Steps in the Right Direction
Here are best practices of Smart Stepdads, young and old, new and veteran. Consider how you might implement them into your climb.
1. Trust God to lead. Probably the one universal negative experience of stepdads is the feeling of uncertainty. If you find yourself wondering what to do and how to go about it, you’re in good company. From a spiritual standpoint, uncertainty is an invitation to faith. God always uses our “I don’t know what to do’s” to invite us to trust him more — and we should. Don’t anguish because you don’t know what to do. Ask God to show you. Don’t panic in your uncertainty and give up on your family. Seek a word from the Spirit. Don’t assume you are alone. Find comfort and direction in his Word. Then you can climb Stepdad Mountain one step at a time.
2. Know your place. A Smart Stepdad understands that there is an inherent dilemma to his task: How can you be Dad when you’re not dad? Obviously, you can’t. Even if the biological dad is deceased, you will never replace him, so don’t try. Playing “who’s your daddy” only causes stress in your home. And stress in a stepfamily thickens blood, pitting you against your stepchildren and often your wife. I’ll talk more about this in chapter 4.
3. Understand the limits of your role. It’s not your responsibility to undo the past. Years of poor parenting from your wife or her ex-husband, the negative consequences of divorce, or the pain children experience when a father dies is not yours to resolve. Come alongside children in these situations and try to offer a positive influence over time, but don’t try to be the white knight in shining armor. Just love them.
4. Move in with tact. Don’t be a bull in a china shop. Respect children’s loyalties. “I became a stepfather when my stepdaughter was eight. Her father was very involved in her life and a good dad. There just wasn’t room for me in her heart; therefore, we had a very strained relationship. We were never able to build anything. Now that she is a grown woman, I sense she is becoming a little less competitive . . . but I think the best way to describe our relationship even now is ‘uneasy toleration.’ ” Anthony’s climb was and is steep. Thank goodness he respected this reality or things might have become worse.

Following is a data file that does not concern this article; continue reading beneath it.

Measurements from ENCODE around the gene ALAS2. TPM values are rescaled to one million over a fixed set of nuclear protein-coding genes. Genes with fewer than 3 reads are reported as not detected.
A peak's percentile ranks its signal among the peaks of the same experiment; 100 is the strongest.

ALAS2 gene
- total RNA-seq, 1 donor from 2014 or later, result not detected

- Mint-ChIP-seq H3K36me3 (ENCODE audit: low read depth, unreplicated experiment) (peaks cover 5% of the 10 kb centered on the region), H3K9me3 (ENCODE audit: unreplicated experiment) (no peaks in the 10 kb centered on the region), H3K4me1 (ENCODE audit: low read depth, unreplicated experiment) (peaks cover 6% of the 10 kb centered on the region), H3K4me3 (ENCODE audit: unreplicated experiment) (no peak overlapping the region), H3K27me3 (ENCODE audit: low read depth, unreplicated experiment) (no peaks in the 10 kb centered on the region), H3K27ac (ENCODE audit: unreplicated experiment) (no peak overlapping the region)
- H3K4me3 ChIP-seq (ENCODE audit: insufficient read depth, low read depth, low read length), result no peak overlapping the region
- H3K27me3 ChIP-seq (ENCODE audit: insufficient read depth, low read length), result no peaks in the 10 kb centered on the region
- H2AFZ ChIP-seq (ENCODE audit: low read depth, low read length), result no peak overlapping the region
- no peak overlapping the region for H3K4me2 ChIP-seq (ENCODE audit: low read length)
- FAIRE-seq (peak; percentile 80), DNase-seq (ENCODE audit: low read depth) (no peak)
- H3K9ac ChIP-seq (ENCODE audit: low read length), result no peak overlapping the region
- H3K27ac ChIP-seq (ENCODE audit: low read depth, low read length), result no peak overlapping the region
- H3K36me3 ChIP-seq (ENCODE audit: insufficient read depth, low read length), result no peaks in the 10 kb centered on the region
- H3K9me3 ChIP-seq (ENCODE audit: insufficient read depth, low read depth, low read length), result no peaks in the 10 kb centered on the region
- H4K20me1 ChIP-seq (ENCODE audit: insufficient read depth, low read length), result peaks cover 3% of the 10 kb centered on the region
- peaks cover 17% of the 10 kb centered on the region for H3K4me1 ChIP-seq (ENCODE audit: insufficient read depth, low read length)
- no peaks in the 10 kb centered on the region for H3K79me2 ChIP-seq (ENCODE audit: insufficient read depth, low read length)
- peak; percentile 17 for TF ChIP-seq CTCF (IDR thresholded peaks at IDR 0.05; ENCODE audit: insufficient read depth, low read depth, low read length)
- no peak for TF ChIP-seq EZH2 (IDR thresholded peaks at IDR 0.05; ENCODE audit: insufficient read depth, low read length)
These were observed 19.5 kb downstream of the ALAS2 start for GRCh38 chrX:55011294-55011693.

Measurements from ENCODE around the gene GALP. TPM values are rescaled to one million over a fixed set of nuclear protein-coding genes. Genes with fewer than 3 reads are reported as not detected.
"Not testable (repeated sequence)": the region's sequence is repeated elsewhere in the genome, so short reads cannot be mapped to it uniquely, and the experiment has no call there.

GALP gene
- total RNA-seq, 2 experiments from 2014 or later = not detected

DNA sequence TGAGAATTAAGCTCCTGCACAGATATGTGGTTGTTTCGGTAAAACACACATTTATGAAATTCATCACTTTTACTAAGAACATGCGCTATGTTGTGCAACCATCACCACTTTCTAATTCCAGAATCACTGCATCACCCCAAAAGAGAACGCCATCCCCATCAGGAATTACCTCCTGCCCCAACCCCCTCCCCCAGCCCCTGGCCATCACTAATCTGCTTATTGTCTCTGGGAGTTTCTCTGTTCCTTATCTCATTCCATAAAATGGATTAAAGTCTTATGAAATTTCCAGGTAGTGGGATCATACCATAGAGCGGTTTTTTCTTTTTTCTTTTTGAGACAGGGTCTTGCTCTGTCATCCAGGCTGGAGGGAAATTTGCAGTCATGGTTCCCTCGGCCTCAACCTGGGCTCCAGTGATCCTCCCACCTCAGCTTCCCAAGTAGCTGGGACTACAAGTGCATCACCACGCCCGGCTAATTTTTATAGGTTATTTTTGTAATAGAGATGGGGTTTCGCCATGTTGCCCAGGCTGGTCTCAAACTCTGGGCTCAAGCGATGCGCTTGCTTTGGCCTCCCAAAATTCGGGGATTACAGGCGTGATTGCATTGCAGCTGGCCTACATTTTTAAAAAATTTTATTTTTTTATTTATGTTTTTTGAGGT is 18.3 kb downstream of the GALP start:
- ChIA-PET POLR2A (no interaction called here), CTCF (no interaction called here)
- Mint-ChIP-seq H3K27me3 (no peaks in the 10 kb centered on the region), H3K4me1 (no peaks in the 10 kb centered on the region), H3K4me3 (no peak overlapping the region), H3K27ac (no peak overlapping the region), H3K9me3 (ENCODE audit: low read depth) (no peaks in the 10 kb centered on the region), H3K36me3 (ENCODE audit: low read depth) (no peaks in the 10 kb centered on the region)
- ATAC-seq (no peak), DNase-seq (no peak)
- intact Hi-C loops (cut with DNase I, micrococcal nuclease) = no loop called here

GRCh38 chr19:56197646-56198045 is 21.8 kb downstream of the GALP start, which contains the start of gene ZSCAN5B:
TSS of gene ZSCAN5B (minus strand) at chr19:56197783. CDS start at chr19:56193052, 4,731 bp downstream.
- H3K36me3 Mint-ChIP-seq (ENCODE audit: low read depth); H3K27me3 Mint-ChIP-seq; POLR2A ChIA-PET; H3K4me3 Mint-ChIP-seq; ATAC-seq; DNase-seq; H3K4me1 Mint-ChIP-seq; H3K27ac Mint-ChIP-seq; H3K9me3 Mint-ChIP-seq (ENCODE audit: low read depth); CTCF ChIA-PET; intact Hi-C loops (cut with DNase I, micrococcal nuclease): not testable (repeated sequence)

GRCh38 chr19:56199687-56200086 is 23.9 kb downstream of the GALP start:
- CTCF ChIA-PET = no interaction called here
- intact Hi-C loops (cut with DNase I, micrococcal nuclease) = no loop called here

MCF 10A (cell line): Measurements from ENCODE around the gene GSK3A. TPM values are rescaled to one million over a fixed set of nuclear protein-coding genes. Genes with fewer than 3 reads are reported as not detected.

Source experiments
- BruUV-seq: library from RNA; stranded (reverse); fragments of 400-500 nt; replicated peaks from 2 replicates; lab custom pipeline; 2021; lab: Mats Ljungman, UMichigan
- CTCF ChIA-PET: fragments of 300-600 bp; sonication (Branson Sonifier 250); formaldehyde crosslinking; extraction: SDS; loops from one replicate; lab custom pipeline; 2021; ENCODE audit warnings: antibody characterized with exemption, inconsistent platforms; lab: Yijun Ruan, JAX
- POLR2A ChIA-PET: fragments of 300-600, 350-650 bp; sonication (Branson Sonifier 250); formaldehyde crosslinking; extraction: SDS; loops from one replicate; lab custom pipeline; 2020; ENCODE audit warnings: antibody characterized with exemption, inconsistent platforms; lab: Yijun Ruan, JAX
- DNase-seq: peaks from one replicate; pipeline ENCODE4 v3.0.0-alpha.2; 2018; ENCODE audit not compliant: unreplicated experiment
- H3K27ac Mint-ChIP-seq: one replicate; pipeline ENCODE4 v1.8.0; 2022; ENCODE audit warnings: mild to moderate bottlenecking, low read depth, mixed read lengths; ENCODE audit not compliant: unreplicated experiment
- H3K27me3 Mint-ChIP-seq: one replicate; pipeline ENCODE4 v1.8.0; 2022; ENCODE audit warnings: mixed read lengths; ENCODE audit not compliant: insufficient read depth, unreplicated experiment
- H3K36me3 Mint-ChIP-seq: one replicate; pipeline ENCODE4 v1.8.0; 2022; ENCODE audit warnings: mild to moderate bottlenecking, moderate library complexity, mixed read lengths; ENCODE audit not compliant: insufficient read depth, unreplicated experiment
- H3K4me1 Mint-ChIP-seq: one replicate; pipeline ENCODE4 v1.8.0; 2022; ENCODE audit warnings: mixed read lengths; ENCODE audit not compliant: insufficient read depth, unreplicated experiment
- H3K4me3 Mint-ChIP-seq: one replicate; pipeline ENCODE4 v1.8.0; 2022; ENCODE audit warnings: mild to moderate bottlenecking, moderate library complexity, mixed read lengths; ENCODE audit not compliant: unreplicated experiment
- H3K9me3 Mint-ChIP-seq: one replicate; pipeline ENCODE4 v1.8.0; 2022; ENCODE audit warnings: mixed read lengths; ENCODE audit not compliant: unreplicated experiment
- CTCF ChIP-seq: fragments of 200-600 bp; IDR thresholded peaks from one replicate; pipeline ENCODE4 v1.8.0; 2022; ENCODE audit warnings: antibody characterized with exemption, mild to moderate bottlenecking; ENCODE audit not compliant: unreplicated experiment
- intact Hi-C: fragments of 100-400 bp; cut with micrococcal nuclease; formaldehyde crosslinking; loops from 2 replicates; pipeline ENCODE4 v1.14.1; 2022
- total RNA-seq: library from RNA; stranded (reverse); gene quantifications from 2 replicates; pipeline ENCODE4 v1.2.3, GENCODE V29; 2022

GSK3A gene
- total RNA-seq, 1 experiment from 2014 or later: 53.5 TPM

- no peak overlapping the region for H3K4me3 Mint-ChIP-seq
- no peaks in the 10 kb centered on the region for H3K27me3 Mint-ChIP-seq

5. Round off your rough edges. In my book The Remarriage Checkup, coauthored with David H. Olson, we reported that the number one predictor of strong marriages in stepfamilies was the absence of rough personality characteristics in the couple. According to our research, being stubborn, critical, controlling, moody, jealous, and having a temper predicted with over 92 percent accuracy whether couples were healthy and strong or fragile and unhappy. I’ve long said that the same applies to relationships with stepchildren. If your personality is naturally angry, critical, aggressive, controlling, or stubborn, don’t expect them to warm up to you — and don’t expect your wife to entrust her children to you. To make any progress you must change this part of yourself.
6. Partner with your wife. She needs to believe that you are committed to and care about her, her children, and their past experiences before you will receive her trust. Therefore, do a lot of listening before injecting your opinion; demonstrate an authentic appreciation for all she has done to provide for her children before trying to make suggestions. When you do make suggestions, especially early in your climb, be sure to reveal your heart’s intentions first. Consider the contrast between harshly saying, “Your son is a lazy boy. When are you going to make him get up in the morning and get to school on time?” and saying, “I have come to really care about David. I’m hoping to offer some guidance to him and better prepare him for life. I’ve noticed he’s struggling to manage his time and responsibilities with school. Can we talk about how we might encourage more responsibility in him?”
Adapted from The Smart Stepdad, by Ron Deal
Copyright © 2011 by Ron Deal, published by Bethany House, used by permission